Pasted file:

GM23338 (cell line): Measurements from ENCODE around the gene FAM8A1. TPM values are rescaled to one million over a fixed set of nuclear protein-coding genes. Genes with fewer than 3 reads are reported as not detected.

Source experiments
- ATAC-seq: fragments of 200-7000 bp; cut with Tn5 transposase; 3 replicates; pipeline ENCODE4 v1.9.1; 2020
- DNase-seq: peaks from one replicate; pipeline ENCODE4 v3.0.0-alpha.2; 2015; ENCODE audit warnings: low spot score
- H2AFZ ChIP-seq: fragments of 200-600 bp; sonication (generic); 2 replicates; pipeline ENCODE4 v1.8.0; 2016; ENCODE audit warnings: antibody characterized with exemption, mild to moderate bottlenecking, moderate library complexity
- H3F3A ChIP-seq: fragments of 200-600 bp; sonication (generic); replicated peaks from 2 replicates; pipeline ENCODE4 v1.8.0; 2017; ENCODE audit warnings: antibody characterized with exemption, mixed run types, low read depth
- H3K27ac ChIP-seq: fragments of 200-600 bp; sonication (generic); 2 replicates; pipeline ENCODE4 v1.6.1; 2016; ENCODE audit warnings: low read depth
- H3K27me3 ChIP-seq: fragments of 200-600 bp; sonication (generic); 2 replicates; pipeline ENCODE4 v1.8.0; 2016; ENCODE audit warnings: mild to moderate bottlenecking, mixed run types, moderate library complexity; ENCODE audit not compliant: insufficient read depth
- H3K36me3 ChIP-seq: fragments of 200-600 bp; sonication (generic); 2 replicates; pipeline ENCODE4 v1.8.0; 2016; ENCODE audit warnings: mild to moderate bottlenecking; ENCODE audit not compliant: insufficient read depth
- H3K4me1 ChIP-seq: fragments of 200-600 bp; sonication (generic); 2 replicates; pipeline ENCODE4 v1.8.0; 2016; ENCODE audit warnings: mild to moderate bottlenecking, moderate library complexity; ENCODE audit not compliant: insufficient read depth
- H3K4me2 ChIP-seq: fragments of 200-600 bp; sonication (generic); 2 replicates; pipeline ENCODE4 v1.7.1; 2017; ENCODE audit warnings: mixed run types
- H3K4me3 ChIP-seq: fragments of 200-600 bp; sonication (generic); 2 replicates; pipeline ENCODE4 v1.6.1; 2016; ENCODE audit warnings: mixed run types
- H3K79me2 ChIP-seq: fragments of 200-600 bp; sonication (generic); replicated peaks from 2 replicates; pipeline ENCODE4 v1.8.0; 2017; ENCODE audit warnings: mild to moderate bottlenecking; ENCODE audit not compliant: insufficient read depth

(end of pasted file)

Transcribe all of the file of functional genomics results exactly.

GM23338 (cell line): Measurements from ENCODE around the gene FAM8A1. TPM values are rescaled to one million over a fixed set of nuclear protein-coding genes. Genes with fewer than 3 reads are reported as not detected.

Source experiments
- ATAC-seq: fragments of 200-7000 bp; cut with Tn5 transposase; 3 replicates; pipeline ENCODE4 v1.9.1; 2020
- DNase-seq: peaks from one replicate; pipeline ENCODE4 v3.0.0-alpha.2; 2015; ENCODE audit warnings: low spot score
- H2AFZ ChIP-seq: fragments of 200-600 bp; sonication (generic); 2 replicates; pipeline ENCODE4 v1.8.0; 2016; ENCODE audit warnings: antibody characterized with exemption, mild to moderate bottlenecking, moderate library complexity
- H3F3A ChIP-seq: fragments of 200-600 bp; sonication (generic); replicated peaks from 2 replicates; pipeline ENCODE4 v1.8.0; 2017; ENCODE audit warnings: antibody characterized with exemption, mixed run types, low read depth
- H3K27ac ChIP-seq: fragments of 200-600 bp; sonication (generic); 2 replicates; pipeline ENCODE4 v1.6.1; 2016; ENCODE audit warnings: low read depth
- H3K27me3 ChIP-seq: fragments of 200-600 bp; sonication (generic); 2 replicates; pipeline ENCODE4 v1.8.0; 2016; ENCODE audit warnings: mild to moderate bottlenecking, mixed run types, moderate library complexity; ENCODE audit not compliant: insufficient read depth
- H3K36me3 ChIP-seq: fragments of 200-600 bp; sonication (generic); 2 replicates; pipeline ENCODE4 v1.8.0; 2016; ENCODE audit warnings: mild to moderate bottlenecking; ENCODE audit not compliant: insufficient read depth
- H3K4me1 ChIP-seq: fragments of 200-600 bp; sonication (generic); 2 replicates; pipeline ENCODE4 v1.8.0; 2016; ENCODE audit warnings: mild to moderate bottlenecking, moderate library complexity; ENCODE audit not compliant: insufficient read depth
- H3K4me2 ChIP-seq: fragments of 200-600 bp; sonication (generic); 2 replicates; pipeline ENCODE4 v1.7.1; 2017; ENCODE audit warnings: mixed run types
- H3K4me3 ChIP-seq: fragments of 200-600 bp; sonication (generic); 2 replicates; pipeline ENCODE4 v1.6.1; 2016; ENCODE audit warnings: mixed run types
- H3K79me2 ChIP-seq: fragments of 200-600 bp; sonication (generic); replicated peaks from 2 replicates; pipeline ENCODE4 v1.8.0; 2017; ENCODE audit warnings: mild to moderate bottlenecking; ENCODE audit not compliant: insufficient read depth